#OXI – Day of the Referendum

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Today is the day of days. The ballot boxes have been open since 7am, secret polls predict a deadlock with many wavering voters, and public surveys from private television stations have proven to be manipulated lies. Whatever the case may be, should “Oxi” win, it will not be celebrated at home. At 7pm (6pm CET) the polling stations will close, the exit polls will follow shortly thereafter, and around two hours later the first projections will be given. Many will only make their decision once they’ve filled out their ballots, as Oxi also means, “Do I really dare say ‘no’?” But also, “Do I really say ‘yes’ to allowing everything to go on like this?”

OXI is everywhere. “No” is associated with all kinds of possibilities and hopes. Of course it depends on the situation and interpretation, but now everyone – with their various campaigns and mobilizations – is meeting with the collective Oxi. Oxi unites everyone and has already become a social and cultural category that contains more than the vote for the Syriza government. There are many no’s, which is doubtlessly a strength. At the same time, the real meaning of no – if it is indeed a majority – will be wrestled with starting Monday.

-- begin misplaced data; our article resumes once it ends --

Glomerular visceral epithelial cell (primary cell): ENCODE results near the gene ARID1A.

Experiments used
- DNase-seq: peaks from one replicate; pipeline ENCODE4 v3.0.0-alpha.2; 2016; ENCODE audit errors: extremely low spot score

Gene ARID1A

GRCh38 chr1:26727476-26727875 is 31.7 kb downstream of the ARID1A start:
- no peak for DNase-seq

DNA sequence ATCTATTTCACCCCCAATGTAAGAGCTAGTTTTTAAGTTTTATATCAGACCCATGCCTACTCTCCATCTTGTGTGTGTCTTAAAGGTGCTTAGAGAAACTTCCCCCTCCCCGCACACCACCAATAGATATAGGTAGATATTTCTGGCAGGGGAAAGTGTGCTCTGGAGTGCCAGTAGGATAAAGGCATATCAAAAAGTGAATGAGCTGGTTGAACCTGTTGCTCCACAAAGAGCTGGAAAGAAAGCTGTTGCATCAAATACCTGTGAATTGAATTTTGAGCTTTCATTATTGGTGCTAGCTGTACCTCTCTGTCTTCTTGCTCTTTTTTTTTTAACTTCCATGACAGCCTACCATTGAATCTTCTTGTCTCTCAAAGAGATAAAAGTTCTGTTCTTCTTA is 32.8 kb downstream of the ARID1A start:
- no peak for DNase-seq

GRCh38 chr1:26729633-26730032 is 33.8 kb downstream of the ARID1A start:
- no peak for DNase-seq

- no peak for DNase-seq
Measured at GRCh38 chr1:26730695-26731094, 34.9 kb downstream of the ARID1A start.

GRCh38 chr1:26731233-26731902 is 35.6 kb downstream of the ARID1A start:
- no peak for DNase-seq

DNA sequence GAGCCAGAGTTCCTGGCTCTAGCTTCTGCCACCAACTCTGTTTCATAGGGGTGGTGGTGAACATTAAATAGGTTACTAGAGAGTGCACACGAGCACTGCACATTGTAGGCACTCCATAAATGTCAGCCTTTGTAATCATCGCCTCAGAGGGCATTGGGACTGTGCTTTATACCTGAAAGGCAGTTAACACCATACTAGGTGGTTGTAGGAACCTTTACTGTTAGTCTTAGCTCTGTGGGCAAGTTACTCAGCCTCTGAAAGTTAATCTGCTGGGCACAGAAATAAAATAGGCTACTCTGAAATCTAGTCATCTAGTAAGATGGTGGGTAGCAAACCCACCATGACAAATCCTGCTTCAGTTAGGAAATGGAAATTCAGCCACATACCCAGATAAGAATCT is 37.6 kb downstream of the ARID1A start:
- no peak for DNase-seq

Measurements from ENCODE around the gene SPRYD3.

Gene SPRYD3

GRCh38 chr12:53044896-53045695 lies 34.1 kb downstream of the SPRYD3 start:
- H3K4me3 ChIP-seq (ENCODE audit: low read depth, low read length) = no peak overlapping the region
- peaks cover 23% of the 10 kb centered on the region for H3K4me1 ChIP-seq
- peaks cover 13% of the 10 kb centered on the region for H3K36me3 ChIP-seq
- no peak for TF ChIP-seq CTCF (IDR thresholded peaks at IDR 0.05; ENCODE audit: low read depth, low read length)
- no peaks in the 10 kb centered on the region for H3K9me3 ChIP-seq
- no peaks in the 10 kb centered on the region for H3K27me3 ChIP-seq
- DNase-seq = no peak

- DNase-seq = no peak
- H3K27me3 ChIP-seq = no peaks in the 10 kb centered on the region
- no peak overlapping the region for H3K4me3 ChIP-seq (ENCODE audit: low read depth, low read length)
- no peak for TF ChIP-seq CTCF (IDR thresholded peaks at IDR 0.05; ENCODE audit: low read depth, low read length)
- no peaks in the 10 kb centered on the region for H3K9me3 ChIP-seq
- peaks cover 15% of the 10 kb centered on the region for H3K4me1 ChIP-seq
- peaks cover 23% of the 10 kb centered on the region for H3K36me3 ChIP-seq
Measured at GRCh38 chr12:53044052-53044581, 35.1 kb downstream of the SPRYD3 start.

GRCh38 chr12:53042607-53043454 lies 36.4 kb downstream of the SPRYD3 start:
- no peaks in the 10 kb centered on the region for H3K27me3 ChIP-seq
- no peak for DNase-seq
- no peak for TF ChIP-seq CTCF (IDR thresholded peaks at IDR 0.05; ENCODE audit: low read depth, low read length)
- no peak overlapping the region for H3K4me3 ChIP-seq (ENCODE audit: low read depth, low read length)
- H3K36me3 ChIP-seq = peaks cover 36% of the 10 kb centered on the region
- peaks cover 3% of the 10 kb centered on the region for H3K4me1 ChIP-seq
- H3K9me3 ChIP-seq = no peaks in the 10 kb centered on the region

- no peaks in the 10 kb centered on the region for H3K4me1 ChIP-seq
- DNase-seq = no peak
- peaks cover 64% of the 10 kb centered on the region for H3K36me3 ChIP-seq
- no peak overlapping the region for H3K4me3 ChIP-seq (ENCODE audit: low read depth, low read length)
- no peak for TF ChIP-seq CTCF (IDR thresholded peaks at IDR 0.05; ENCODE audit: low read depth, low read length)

Unidad Popular?

The whole spectrum of Oxi revealed itself on Syntagma Square: The January elections, despite their explosive force, had a turnout of just under 70%, with many of the opinion that it was time for the next political caste to have a turn. It was not just the left that came together, and it wasn’t just the lower classes. With their transgression of the political form, Syriza also broke through the political coordinate system. The populare of Syntagma 2011 found each other again, but this time behind a government that now seems as if it will, for a short time, become a people’s government. At the same time this new form of the Unidad Populare starkly contradicts the established state apparatus and its ideological agents, such as the large private television networks that have united in a collective war against Syriza and a potential Oxi.